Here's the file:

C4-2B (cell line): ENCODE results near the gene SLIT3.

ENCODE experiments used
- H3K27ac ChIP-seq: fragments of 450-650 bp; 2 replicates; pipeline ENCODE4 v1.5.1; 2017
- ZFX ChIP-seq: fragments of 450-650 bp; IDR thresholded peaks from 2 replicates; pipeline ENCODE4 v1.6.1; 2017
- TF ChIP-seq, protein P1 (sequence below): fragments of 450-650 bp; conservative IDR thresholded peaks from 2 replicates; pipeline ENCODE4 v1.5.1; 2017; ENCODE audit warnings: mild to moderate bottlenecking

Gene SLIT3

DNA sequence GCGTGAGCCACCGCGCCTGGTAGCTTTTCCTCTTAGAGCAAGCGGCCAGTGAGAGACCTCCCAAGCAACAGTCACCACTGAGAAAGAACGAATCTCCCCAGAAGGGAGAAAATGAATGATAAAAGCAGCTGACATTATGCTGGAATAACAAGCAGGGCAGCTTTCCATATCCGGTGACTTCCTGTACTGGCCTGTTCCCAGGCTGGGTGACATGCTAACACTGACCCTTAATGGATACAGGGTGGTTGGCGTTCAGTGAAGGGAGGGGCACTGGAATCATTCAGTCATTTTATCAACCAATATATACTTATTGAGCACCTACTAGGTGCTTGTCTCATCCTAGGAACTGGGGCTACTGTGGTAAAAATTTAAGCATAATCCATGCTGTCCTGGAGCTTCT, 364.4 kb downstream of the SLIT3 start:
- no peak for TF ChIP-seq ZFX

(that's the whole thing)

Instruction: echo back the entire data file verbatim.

C4-2B (cell line): ENCODE results near the gene SLIT3.

ENCODE experiments used
- H3K27ac ChIP-seq: fragments of 450-650 bp; 2 replicates; pipeline ENCODE4 v1.5.1; 2017
- ZFX ChIP-seq: fragments of 450-650 bp; IDR thresholded peaks from 2 replicates; pipeline ENCODE4 v1.6.1; 2017
- TF ChIP-seq, protein P1 (sequence below): fragments of 450-650 bp; conservative IDR thresholded peaks from 2 replicates; pipeline ENCODE4 v1.5.1; 2017; ENCODE audit warnings: mild to moderate bottlenecking

Gene SLIT3

DNA sequence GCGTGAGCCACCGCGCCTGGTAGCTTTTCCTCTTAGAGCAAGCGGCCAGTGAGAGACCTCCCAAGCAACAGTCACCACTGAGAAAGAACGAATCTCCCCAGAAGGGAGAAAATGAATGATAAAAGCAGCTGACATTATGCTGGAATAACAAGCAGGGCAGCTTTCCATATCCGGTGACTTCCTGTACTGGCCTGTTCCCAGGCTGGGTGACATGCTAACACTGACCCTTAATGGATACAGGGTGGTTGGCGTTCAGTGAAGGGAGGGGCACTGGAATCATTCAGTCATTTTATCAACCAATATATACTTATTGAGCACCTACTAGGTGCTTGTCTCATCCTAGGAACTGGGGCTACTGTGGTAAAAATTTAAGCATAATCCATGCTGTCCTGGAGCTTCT, 364.4 kb downstream of the SLIT3 start:
- no peak for TF ChIP-seq ZFX